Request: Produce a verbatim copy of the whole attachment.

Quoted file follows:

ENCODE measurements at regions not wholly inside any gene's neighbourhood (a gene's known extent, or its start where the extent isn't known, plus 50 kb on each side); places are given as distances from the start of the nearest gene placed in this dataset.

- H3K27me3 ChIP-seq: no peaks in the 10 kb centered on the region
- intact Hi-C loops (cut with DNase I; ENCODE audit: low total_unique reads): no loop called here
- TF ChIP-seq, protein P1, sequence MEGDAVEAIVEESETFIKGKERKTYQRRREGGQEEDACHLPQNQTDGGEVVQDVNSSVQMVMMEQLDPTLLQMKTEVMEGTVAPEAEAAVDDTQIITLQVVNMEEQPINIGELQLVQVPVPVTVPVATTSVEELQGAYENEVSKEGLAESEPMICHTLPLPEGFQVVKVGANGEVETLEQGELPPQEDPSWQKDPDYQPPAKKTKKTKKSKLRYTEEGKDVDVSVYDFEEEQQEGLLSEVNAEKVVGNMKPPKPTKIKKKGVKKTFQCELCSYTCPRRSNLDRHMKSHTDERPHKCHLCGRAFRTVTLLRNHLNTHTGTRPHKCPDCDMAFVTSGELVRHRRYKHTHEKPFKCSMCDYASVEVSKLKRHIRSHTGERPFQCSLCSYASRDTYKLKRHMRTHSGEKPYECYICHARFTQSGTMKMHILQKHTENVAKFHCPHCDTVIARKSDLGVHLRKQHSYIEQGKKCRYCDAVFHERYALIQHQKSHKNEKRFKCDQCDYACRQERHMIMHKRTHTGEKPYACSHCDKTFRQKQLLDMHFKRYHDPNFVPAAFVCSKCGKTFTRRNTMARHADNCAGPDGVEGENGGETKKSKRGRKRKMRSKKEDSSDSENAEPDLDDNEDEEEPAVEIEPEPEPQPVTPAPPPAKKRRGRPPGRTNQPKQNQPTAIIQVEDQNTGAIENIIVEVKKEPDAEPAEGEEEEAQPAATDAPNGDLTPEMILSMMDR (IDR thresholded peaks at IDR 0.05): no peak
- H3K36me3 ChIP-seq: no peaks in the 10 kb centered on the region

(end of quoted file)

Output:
ENCODE measurements at regions not wholly inside any gene's neighbourhood (a gene's known extent, or its start where the extent isn't known, plus 50 kb on each side); places are given as distances from the start of the nearest gene placed in this dataset.

- H3K27me3 ChIP-seq: no peaks in the 10 kb centered on the region
- intact Hi-C loops (cut with DNase I; ENCODE audit: low total_unique reads): no loop called here
- TF ChIP-seq, protein P1, sequence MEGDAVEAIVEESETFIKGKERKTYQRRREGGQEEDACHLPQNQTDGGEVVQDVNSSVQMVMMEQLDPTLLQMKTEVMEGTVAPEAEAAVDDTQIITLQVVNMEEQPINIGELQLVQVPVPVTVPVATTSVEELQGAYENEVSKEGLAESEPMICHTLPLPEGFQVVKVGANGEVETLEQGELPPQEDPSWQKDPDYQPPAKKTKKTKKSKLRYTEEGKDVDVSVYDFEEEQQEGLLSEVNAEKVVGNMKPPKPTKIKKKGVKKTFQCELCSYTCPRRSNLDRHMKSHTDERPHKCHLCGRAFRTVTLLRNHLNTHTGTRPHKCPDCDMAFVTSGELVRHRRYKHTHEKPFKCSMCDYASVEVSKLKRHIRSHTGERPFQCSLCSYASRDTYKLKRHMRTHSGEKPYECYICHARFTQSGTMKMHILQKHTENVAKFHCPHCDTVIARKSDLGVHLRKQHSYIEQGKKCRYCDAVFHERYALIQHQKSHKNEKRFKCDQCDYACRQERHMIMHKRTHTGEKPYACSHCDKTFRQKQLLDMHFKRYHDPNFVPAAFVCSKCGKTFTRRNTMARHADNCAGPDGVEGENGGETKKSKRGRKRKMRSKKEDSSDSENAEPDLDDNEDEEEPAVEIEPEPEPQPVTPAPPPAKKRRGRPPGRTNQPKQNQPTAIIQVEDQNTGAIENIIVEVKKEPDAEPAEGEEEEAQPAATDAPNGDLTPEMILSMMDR (IDR thresholded peaks at IDR 0.05): no peak
- H3K36me3 ChIP-seq: no peaks in the 10 kb centered on the region